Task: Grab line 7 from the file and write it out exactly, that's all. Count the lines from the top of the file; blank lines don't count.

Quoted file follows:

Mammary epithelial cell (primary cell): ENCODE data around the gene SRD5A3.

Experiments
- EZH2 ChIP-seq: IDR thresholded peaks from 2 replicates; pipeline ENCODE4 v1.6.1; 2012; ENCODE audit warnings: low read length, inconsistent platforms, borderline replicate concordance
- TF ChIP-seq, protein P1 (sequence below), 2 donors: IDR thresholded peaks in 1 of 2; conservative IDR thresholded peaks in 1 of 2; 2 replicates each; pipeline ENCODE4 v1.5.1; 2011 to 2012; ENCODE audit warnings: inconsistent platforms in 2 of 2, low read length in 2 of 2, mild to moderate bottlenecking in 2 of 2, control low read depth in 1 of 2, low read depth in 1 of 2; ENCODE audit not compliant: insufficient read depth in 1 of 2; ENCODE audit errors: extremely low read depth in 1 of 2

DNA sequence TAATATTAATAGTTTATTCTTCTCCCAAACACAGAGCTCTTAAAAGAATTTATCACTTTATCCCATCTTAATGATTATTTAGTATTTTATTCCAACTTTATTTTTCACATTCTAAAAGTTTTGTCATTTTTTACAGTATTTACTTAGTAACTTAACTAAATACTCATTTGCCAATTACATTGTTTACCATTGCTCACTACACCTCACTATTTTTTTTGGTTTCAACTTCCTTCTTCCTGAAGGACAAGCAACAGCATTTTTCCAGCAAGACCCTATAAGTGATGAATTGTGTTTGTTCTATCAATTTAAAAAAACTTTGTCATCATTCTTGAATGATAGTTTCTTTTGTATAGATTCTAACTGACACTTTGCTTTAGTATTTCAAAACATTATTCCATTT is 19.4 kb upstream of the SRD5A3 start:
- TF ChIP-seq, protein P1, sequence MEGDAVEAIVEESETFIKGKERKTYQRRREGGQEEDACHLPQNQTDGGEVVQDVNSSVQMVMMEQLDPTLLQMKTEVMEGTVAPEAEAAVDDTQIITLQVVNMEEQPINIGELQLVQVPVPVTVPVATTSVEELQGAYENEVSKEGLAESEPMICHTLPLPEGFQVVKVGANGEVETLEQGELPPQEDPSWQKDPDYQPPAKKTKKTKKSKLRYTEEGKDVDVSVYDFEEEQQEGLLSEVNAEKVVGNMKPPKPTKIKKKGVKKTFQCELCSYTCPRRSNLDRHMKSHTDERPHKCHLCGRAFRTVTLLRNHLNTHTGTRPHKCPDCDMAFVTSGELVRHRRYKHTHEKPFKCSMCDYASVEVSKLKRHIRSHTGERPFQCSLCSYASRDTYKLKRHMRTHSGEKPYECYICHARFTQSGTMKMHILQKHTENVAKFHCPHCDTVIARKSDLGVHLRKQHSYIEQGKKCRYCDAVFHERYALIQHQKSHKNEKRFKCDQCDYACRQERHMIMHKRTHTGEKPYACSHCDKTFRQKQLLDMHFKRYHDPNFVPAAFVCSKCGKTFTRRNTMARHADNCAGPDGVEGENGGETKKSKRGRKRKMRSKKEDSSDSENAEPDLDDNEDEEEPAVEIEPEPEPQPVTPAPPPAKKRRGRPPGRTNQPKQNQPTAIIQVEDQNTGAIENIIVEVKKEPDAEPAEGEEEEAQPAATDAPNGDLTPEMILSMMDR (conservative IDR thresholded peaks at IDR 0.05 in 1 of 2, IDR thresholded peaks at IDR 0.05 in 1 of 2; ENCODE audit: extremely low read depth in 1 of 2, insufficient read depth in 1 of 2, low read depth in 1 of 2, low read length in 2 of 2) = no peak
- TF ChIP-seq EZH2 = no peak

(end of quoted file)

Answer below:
- TF ChIP-seq EZH2 = no peak